A just-released Gallup poll points to an enthusiasm gap among younger voters.
One reason for the Obama victory in 2008 was a higher than usual turnout of younger voters since these tended to favor Obama by higher margins than other members of the electorate.
Obama had a 34% advantage over McCain in this age bracket. Current polls show that Obama is still popular among the young. Although his margin over Romney is 23% rather than 34%, he has to get them to show up at the polling booths.
If in October and November 2008, 78% of the 18 to 29-year-olds intended to vote. The figure is currently 58%.
These figures do not necessarily mean that voter turnout will not perk up by November among the young. It does however mean that the Obama campaign will have to invest a good deal of effort to mobilize the youth vote which is more than a bit disheartened by the job situation in the United States.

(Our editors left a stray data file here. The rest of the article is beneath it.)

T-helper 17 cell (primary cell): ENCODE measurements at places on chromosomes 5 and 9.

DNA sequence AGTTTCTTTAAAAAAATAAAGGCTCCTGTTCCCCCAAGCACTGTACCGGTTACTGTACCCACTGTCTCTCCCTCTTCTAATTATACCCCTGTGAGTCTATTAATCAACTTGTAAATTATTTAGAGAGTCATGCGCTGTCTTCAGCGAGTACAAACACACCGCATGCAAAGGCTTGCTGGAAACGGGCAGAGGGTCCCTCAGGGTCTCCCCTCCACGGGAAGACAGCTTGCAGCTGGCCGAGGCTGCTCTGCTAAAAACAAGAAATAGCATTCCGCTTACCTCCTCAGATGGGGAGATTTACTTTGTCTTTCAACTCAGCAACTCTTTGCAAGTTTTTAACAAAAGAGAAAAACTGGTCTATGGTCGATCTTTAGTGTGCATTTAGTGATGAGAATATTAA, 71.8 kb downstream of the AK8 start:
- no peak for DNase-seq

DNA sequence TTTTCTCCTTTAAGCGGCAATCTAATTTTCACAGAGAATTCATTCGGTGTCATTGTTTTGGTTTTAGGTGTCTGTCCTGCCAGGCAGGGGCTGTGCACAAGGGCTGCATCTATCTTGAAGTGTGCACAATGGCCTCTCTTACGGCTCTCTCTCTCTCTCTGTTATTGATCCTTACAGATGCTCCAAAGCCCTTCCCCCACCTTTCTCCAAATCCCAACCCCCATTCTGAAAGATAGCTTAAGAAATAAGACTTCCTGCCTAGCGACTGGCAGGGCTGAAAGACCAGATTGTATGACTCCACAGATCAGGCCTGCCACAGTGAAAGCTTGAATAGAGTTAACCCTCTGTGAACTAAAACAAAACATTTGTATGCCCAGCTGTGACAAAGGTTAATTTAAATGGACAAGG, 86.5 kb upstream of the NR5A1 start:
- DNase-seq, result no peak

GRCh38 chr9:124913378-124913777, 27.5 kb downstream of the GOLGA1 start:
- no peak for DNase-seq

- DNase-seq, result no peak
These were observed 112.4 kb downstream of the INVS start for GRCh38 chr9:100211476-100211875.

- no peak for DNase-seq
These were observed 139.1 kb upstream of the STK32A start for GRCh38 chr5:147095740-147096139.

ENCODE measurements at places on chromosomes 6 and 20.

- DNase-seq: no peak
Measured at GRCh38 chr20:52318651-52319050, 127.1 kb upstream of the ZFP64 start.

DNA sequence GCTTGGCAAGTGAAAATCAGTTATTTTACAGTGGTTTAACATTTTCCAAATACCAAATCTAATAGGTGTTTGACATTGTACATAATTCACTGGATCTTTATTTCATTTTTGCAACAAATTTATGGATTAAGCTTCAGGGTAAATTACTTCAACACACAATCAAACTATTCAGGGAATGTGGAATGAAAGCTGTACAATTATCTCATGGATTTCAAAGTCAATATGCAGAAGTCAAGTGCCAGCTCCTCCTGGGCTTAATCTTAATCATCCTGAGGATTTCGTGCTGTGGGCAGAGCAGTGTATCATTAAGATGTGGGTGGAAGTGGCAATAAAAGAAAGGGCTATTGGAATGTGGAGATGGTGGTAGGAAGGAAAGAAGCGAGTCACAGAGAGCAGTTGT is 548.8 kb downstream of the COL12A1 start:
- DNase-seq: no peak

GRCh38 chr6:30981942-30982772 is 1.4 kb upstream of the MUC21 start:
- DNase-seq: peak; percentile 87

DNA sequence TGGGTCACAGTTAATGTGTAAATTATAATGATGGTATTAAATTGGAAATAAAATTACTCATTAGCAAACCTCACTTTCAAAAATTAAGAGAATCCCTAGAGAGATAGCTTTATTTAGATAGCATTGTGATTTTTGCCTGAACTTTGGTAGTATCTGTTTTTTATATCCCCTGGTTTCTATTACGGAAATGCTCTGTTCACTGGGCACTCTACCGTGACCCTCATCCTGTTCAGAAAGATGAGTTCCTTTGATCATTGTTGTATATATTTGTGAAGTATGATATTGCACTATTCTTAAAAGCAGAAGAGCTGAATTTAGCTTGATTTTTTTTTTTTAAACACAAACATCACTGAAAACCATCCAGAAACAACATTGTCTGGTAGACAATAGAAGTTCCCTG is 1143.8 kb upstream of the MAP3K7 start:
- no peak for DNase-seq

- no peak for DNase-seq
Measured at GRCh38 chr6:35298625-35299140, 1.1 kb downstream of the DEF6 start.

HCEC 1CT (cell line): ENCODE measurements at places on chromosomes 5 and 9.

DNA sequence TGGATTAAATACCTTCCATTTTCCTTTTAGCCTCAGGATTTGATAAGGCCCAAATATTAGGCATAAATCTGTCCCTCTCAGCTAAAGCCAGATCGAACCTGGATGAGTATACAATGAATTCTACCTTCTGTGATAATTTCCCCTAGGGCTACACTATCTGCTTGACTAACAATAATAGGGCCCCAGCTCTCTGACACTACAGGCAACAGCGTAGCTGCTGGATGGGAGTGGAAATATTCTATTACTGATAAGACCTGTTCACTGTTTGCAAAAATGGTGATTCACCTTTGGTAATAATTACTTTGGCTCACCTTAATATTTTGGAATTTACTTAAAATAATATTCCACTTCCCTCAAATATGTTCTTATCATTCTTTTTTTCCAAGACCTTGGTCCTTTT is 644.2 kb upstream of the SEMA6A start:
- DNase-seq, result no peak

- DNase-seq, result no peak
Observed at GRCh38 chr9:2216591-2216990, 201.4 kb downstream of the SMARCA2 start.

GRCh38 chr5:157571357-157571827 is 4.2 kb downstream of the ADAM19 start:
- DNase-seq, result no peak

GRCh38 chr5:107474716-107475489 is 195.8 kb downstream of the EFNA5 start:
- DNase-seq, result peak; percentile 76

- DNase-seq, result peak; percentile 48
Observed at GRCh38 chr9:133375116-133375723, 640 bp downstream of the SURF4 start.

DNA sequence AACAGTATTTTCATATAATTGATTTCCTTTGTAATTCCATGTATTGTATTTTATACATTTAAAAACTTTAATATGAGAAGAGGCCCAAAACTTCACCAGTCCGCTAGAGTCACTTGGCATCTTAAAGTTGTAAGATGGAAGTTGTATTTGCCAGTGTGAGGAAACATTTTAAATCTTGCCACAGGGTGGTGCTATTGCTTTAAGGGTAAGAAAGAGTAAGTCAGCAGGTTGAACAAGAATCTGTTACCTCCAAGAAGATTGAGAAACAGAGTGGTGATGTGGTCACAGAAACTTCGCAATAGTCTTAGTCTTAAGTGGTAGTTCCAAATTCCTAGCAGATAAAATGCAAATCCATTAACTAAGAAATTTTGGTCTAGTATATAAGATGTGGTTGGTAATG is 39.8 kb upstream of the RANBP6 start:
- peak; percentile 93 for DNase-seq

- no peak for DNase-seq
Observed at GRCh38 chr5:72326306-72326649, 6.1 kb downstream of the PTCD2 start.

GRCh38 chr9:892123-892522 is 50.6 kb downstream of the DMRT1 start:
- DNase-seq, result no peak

This contrasts with the 65 and over voters who show a 2% higher proclivity to vote than in 2008.
85% of the seniors intend to vote, as do 85% of the 50 to 64-year-olds. It may be recalled that among older voters, John McCain beat Barack Obama. Romney is doubling McCain's 8% lead over Obama.
The Gallup poll also found that there is been a drop in intention to vote among black and Hispanic voters. The black vote is president Obama's core constituency, while Hispanics broke heavily in his favor in 2008.
Some Democratic strategists have believed that trends heralding the rise of the nonwhite population will help counterbalance Mitt Romney's current edge among white voters - but black and Hispanics must similarly be coaxed to the polls.